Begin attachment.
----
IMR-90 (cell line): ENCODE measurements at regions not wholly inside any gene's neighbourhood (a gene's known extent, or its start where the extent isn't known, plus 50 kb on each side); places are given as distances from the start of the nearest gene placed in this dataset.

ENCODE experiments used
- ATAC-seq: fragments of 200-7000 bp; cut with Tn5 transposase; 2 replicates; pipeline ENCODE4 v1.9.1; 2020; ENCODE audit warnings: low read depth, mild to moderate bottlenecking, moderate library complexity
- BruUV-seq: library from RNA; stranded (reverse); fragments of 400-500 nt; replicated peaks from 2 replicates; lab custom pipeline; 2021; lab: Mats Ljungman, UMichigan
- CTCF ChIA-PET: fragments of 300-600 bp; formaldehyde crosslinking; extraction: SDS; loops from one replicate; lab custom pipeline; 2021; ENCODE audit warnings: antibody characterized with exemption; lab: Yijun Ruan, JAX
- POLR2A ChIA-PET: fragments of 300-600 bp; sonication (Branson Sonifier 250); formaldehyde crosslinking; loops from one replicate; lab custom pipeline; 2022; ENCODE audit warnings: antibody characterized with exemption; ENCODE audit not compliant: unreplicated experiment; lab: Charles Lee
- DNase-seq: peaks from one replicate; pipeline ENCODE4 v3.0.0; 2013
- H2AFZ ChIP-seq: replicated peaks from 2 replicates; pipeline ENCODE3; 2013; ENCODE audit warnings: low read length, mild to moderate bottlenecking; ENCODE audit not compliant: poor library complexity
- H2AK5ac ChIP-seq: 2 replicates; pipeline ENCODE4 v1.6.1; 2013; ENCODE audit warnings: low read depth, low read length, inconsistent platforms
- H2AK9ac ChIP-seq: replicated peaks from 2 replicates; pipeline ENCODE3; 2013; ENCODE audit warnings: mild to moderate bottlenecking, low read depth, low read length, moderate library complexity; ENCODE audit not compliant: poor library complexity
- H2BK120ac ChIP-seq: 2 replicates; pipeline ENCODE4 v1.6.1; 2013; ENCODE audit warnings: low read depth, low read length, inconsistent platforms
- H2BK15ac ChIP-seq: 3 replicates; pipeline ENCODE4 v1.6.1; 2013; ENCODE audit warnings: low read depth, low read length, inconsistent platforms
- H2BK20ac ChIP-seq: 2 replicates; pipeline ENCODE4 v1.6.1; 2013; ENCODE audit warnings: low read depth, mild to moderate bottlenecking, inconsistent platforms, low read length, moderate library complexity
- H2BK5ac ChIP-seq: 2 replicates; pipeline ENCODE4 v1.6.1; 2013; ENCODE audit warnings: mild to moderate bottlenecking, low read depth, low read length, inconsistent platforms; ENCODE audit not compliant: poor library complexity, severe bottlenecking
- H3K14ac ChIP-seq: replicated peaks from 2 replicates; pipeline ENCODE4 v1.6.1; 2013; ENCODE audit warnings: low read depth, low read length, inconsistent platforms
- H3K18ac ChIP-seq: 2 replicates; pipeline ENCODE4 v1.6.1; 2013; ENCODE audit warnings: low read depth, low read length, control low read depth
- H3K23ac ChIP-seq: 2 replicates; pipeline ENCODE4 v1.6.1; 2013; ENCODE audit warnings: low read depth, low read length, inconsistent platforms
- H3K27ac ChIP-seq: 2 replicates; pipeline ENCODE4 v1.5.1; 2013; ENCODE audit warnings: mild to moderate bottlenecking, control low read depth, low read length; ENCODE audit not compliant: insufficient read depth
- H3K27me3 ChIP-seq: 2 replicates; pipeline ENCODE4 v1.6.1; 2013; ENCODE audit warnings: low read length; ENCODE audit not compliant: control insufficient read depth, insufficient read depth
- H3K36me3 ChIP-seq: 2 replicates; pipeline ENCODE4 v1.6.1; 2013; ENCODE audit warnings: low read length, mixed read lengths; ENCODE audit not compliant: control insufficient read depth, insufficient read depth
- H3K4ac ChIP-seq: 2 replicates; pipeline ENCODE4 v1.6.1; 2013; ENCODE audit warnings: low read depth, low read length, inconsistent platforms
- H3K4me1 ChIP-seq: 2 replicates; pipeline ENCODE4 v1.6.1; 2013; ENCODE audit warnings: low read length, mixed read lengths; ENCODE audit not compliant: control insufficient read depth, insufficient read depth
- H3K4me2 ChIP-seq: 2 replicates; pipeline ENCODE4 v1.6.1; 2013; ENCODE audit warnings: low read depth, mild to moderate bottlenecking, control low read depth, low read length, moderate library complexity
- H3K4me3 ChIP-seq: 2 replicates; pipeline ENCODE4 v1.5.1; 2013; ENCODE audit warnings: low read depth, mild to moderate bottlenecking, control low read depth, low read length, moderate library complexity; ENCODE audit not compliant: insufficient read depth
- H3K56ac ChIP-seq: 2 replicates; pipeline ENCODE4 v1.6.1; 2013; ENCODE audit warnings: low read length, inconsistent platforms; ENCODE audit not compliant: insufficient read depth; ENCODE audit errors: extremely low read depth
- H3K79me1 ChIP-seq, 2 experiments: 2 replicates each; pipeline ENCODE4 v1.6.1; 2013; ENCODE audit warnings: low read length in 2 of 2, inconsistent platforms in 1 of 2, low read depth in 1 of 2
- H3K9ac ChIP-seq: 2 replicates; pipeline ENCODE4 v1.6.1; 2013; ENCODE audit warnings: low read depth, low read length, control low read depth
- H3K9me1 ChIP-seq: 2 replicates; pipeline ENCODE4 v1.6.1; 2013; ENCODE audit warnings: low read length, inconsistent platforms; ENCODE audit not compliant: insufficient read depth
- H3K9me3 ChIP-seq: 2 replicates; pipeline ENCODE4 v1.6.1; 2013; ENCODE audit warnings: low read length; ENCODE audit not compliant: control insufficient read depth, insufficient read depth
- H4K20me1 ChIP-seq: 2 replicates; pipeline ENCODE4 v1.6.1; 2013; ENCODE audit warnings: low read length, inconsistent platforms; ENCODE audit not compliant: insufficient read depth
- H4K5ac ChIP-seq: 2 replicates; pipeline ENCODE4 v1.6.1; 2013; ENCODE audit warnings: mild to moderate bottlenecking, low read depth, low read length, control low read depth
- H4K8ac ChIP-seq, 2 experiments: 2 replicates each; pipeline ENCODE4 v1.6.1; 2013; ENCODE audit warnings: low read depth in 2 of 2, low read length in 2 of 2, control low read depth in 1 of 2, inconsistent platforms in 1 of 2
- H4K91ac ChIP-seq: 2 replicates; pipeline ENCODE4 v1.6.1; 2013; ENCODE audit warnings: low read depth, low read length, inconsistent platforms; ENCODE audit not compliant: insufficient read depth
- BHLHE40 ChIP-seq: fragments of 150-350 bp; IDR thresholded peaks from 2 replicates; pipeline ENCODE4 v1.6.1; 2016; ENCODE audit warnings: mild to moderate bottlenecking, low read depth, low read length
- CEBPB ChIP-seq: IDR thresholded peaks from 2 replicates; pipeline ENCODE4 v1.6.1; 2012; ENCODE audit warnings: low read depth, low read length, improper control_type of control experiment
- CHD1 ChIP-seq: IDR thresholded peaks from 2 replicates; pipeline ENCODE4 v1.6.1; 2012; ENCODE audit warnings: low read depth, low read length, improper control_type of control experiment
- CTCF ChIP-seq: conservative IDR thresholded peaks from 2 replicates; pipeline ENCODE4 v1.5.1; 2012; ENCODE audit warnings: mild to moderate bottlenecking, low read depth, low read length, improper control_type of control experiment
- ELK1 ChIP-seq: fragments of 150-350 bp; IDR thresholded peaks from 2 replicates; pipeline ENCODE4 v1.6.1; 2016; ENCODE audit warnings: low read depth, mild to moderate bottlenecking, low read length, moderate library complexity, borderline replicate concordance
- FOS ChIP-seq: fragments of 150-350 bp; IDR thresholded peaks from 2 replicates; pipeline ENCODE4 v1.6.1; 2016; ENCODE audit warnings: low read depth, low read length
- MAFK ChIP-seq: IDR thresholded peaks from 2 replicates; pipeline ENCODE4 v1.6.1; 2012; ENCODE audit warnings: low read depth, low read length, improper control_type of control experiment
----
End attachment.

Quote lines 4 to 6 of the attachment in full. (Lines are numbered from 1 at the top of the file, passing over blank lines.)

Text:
- BruUV-seq: library from RNA; stranded (reverse); fragments of 400-500 nt; replicated peaks from 2 replicates; lab custom pipeline; 2021; lab: Mats Ljungman, UMichigan
- CTCF ChIA-PET: fragments of 300-600 bp; formaldehyde crosslinking; extraction: SDS; loops from one replicate; lab custom pipeline; 2021; ENCODE audit warnings: antibody characterized with exemption; lab: Yijun Ruan, JAX
- POLR2A ChIA-PET: fragments of 300-600 bp; sonication (Branson Sonifier 250); formaldehyde crosslinking; loops from one replicate; lab custom pipeline; 2022; ENCODE audit warnings: antibody characterized with exemption; ENCODE audit not compliant: unreplicated experiment; lab: Charles Lee